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Most Americans don't see link between Arizona shootings, political rhetoric, poll finds

A CBS News poll says that 57% of those surveyed reject a connection between the strident tone of recent political debate and the attack that killed six and seriously wounded Rep. Gabrielle Giffords. However, the results differed sharply depending on respondents' political identifications.

January 11, 2011|By Michael Muskal | Los Angeles Times

A sizable majority of Americans said they did not believe that harsh political rhetoric was the reason a gunman opened fire over the weekend in Tucson, killing six and wounding 14, including Rep. Gabrielle Giffords, according to a CBS News poll released Tuesday.

The finding comes as Republicans and Democrats have sparred over whether  recent heated political rhetoric may have been a factor in the shootings. Giffords was among 20 lawmakers targeted in campaign literature by Sarah Palin, the conservative icon who may be considering a presidential run in 2012. 

 Conservatives have bristled in recent days at suggestions that there was any political motive in the shootings. Investigators have said they believe the attack was carried out by a lone suspect,  Jared Lee Loughner, who faces five counts of murder and attempted murder of federal employees. Loughner has expressed distrust of government and personal animosity toward Giffords, according to investigators.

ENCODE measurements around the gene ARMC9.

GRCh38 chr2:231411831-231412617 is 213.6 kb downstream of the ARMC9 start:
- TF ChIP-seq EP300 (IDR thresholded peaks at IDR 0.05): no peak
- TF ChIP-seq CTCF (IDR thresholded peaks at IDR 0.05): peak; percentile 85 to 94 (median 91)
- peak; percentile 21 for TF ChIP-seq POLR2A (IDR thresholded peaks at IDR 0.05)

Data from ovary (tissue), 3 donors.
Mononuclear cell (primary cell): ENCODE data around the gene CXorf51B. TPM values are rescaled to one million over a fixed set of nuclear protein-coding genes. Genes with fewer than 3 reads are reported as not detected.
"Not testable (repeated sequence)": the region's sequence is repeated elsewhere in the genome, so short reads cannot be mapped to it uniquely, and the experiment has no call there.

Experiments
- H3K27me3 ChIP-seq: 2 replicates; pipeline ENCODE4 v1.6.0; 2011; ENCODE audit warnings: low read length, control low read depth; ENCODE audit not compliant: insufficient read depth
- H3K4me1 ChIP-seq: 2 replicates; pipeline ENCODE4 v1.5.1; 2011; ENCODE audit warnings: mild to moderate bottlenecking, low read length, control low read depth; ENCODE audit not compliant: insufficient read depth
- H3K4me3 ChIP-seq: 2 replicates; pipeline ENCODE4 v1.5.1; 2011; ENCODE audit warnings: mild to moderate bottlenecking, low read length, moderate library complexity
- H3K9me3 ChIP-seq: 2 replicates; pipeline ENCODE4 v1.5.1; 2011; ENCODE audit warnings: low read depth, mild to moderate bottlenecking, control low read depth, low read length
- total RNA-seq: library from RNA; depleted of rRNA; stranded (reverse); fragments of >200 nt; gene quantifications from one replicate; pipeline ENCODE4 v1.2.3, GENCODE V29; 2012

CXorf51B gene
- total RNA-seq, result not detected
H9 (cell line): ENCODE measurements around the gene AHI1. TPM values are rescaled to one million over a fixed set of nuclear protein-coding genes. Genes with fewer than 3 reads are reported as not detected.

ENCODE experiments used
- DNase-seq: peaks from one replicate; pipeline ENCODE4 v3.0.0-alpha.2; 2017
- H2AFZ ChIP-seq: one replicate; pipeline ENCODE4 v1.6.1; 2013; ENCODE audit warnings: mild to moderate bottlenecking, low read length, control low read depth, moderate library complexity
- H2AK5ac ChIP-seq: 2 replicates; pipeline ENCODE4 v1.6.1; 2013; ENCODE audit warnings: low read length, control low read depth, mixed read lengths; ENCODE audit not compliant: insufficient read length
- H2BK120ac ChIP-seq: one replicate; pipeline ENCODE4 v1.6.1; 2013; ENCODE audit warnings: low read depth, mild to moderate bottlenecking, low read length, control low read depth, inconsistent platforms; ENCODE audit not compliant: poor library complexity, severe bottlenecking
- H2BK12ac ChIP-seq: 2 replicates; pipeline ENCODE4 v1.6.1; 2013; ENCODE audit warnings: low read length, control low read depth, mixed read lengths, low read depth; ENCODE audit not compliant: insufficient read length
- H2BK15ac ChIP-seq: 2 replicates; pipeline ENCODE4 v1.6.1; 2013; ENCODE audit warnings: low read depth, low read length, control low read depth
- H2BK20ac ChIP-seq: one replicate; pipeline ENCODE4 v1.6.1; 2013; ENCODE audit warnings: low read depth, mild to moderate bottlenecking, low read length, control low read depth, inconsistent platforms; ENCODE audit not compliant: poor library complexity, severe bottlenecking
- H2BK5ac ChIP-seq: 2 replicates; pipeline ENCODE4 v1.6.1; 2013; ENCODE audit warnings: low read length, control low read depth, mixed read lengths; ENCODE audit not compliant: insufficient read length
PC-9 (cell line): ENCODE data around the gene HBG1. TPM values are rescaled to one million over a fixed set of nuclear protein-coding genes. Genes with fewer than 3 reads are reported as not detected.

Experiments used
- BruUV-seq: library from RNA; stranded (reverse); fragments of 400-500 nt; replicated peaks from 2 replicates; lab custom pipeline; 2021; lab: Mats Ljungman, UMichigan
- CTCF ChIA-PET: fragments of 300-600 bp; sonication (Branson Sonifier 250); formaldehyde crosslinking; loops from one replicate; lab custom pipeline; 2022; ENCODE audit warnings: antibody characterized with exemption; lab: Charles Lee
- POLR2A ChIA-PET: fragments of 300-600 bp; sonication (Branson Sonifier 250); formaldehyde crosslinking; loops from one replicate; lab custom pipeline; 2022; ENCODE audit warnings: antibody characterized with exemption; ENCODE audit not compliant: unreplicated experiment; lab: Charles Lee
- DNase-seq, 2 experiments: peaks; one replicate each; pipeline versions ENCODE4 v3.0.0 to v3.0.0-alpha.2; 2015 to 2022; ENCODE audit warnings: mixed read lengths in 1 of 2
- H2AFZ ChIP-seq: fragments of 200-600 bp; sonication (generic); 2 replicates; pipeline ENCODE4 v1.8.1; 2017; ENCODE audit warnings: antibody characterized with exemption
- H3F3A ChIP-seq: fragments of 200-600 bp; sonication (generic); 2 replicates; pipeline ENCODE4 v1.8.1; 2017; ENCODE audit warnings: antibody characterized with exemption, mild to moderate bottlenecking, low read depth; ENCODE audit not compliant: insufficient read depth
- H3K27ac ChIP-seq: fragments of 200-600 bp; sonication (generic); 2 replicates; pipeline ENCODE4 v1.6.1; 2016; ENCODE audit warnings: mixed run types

According to the CBS News poll, 57% of those surveyed said the strident tones that have marked the national political debate in recent years had nothing to do with the Saturday shooting of Giffords and 19 others at a supermarket where the congresswoman had gone to meet constituents. The poll found that 32% said political language played a part.

But as with many other issues, the results were sharply different depending on the respondents’ political identifications.

Republicans overwhelmingly rejected the political narrative, by 69% to 19%. Democrats were more narrowly split, with 49% rejecting a role for political rhetoric while 42% accepting it. Independents rejected a political narrative by 56% to 33%.

The poll was based on interviews with 673 adults and has a margin of error of plus or minus 4 percentage points.

michael.muskal@latimes.com

Twitter.com/LATimesmuskal

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